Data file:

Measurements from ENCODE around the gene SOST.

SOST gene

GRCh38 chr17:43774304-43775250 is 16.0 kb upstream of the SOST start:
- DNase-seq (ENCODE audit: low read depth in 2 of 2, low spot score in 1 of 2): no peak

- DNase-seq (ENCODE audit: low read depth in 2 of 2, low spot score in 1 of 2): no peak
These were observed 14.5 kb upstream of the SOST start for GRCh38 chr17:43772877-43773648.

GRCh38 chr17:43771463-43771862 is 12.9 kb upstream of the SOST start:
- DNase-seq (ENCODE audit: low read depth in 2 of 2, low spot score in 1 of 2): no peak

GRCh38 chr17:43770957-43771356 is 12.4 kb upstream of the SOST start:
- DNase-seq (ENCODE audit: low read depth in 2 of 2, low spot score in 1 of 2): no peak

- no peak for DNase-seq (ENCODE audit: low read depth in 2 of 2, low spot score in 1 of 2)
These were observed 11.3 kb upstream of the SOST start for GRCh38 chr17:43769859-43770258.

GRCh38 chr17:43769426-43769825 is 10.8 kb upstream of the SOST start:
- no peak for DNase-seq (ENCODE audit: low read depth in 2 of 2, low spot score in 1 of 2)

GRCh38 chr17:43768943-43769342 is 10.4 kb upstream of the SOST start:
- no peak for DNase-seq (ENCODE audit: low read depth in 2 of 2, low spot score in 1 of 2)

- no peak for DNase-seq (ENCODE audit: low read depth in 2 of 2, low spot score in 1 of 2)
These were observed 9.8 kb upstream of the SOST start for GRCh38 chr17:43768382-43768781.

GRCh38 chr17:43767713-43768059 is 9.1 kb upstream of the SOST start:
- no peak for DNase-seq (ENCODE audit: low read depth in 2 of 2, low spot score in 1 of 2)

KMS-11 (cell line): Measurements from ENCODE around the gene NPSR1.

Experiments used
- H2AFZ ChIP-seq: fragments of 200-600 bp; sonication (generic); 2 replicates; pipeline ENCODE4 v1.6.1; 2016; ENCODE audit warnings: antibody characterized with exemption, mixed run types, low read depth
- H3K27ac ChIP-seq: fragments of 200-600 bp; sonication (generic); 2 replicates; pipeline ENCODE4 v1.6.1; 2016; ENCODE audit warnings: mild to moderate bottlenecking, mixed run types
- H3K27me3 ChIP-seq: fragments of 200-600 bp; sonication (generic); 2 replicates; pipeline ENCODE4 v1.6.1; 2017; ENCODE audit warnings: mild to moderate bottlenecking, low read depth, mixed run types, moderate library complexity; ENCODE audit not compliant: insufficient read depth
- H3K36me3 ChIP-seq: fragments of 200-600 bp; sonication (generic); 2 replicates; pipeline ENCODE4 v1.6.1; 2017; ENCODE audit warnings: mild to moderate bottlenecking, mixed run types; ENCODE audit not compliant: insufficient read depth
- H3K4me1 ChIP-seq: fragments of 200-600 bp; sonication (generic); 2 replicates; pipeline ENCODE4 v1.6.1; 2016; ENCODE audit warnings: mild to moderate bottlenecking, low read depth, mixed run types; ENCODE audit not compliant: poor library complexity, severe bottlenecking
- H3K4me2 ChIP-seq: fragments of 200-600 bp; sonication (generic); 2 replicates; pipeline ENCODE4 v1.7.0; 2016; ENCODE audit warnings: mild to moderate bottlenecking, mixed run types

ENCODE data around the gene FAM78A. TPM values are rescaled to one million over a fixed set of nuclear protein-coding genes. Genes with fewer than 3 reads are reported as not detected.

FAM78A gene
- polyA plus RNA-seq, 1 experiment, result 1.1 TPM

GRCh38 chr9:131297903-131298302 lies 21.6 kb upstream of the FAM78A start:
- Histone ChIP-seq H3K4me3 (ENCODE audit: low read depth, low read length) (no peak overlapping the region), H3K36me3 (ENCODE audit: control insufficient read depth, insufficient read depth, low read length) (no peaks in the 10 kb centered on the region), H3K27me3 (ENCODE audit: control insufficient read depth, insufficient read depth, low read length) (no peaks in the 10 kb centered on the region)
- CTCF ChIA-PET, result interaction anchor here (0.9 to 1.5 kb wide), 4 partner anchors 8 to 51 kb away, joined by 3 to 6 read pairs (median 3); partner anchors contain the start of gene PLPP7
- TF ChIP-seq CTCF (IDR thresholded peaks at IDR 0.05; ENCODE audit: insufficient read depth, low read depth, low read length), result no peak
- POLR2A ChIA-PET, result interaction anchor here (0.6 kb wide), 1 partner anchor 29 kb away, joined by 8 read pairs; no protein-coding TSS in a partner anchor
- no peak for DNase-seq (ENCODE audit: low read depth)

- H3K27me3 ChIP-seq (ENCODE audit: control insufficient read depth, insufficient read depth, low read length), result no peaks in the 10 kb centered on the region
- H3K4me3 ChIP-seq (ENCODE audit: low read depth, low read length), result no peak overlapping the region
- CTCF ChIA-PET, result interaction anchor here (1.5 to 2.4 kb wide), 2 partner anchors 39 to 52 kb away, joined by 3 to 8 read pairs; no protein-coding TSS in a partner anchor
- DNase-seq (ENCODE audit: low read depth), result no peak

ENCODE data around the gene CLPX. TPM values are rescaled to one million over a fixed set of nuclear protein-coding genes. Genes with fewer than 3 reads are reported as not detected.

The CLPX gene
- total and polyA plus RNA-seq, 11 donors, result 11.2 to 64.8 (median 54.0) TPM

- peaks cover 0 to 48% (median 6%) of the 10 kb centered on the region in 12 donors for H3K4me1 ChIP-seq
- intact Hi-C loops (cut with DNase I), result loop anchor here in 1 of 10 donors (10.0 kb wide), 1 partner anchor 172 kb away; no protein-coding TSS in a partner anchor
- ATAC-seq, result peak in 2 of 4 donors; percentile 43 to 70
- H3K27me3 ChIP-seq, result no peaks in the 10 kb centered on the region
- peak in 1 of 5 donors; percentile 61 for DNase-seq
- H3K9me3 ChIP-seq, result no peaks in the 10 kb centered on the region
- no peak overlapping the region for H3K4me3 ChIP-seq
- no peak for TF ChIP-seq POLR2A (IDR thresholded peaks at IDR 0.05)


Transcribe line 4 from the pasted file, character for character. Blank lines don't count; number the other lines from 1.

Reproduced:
- DNase-seq (ENCODE audit: low read depth in 2 of 2, low spot score in 1 of 2): no peak